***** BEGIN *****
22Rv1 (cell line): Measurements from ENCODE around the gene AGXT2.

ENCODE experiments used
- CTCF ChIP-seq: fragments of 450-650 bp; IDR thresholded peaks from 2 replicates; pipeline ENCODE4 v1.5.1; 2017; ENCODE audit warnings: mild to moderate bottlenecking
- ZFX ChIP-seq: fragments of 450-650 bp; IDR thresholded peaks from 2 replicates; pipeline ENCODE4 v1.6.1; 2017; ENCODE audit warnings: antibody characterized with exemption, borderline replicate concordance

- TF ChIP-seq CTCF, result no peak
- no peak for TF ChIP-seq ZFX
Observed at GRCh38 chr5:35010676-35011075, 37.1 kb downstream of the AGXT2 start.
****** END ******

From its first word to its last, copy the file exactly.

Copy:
22Rv1 (cell line): Measurements from ENCODE around the gene AGXT2.

ENCODE experiments used
- CTCF ChIP-seq: fragments of 450-650 bp; IDR thresholded peaks from 2 replicates; pipeline ENCODE4 v1.5.1; 2017; ENCODE audit warnings: mild to moderate bottlenecking
- ZFX ChIP-seq: fragments of 450-650 bp; IDR thresholded peaks from 2 replicates; pipeline ENCODE4 v1.6.1; 2017; ENCODE audit warnings: antibody characterized with exemption, borderline replicate concordance

- TF ChIP-seq CTCF, result no peak
- no peak for TF ChIP-seq ZFX
Observed at GRCh38 chr5:35010676-35011075, 37.1 kb downstream of the AGXT2 start.